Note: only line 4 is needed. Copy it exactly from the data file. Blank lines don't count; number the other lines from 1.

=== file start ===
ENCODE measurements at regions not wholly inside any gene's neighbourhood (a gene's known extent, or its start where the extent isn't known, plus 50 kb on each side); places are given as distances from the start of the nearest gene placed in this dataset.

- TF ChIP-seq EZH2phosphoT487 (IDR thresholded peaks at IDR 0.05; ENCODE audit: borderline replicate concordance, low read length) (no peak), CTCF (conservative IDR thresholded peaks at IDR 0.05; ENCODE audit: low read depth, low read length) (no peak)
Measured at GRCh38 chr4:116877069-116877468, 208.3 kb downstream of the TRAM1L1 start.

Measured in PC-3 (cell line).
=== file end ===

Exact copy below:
Measured in PC-3 (cell line).